The mansion contained four large art galleries, lined with red velvet, which were filled with hundreds of French paintings by Corot, Degas, Renoir, Monet, Van Dyck and Rembrandt, rare laces from Belgium and Venice, a large collection of Italian Majolica pottery, Persian rugs and rare Gobelins tapestries. Clark shopped for much of the art himself. He loved his treasures.

The mansion that William Andrews Clark built on Millionaire's Row in Manhattan in 1912.

The mansion that William Andrews Clark built on Millionaire’s Row in Manhattan that was completed in 1912.

The crusty New York Society shunned Clark, his very young second wife Anna, and their daughters Huguette and Andree.

Huguette Clark (left), her father William Andrews Clark, and daughter Andree (right).

Huguette Clark (left), her father William Andrews Clark, and daughter Andree (right) taken in Butte, Montana.

They called Clark a quick boy, a slur that referred to his being born in a poor family and making his money too quickly. {2}

When Clark offered his art collection to the governing board of the Metropolitan Museum of Art, made up of many of the snobbish robber barons and their wives, they turned it down. According to newspaper accounts, the public reasons were that the collection was too ‘spotty,’ and came with too many strings attached.  Clark bequeathed his collection to the Corcoran Gallery of Art in Washington D.C. After his death, his wife and daughters contributed the equivalent of nine million dollars to build a wing to house the collection.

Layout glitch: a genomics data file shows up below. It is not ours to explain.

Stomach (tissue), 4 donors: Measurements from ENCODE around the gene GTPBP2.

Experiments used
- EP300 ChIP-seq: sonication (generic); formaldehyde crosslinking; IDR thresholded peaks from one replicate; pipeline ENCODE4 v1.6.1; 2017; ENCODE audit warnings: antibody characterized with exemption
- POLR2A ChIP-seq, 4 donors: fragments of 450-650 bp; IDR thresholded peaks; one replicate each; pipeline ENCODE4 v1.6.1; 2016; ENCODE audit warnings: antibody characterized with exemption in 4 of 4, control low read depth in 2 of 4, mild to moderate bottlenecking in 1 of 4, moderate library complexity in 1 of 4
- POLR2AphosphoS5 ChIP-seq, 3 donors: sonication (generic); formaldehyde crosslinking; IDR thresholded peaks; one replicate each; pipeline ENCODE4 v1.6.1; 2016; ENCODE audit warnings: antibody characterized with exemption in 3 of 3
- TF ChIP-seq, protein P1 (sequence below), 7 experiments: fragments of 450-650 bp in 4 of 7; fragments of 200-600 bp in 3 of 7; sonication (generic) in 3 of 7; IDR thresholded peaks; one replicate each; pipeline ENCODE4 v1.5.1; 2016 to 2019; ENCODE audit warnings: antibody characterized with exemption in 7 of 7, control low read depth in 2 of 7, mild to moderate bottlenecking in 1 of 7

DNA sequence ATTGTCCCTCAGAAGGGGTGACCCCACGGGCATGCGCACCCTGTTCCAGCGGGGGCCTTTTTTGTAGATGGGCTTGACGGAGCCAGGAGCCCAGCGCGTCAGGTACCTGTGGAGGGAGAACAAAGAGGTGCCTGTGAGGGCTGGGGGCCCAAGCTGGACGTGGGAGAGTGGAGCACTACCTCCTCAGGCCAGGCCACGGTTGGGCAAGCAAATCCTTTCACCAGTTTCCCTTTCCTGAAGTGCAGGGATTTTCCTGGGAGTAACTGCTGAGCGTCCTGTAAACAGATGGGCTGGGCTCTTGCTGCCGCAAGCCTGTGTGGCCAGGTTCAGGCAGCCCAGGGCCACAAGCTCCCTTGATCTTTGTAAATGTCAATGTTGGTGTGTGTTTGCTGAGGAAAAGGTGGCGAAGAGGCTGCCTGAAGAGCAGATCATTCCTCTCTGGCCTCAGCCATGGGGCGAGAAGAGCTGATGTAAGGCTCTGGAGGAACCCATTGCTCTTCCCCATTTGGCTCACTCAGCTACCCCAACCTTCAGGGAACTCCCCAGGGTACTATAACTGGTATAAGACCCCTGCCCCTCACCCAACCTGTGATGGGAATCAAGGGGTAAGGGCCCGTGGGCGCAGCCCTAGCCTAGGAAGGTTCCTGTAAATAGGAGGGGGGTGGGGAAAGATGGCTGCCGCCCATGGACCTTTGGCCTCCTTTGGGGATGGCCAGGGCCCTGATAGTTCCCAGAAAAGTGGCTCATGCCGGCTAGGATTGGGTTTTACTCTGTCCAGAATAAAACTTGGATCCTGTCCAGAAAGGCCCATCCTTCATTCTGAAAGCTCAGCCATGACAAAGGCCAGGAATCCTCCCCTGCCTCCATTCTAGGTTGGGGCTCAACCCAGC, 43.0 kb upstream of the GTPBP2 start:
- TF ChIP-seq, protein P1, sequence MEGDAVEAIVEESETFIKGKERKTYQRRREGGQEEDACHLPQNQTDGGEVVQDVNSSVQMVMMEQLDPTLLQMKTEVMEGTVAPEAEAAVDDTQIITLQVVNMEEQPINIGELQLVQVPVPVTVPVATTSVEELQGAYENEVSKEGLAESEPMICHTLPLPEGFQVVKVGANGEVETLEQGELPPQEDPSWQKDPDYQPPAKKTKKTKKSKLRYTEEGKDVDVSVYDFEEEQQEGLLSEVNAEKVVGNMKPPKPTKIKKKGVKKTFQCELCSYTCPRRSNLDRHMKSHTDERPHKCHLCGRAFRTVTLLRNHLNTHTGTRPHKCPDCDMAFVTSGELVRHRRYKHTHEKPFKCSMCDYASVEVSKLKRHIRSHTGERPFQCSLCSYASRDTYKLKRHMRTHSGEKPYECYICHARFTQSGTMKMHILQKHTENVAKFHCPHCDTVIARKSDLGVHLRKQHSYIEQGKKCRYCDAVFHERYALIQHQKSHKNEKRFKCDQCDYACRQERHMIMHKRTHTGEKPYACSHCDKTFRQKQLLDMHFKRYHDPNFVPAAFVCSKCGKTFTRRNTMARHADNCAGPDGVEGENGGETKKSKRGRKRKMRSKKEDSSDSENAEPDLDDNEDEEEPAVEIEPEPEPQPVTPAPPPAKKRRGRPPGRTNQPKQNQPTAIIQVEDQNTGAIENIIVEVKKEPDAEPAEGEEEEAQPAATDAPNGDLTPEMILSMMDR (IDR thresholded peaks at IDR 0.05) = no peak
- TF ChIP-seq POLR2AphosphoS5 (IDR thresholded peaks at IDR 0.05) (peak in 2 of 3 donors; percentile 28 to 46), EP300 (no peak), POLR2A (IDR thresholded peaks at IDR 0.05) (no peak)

The mansion was willed to Huguette and four children by his former marriage. Huguette moved out. The other siblings had no will to live in it or maintain it. The building sold for 3 million and was torn down by its new owner to make way for an apartment building. Many of the furnishings were sold at auction. [3]

A Passion for Art

Clark’s passion for art extended to his family.

Anna, Clark’s second wife, loved chamber music, and was a musician dedicated to learning to play the harp. She not founded the famed Paganini Quartet, and purchased four Stradivarious instruments for the musicians to play on.  (Andree, her other daughter, died when she was seventeen.)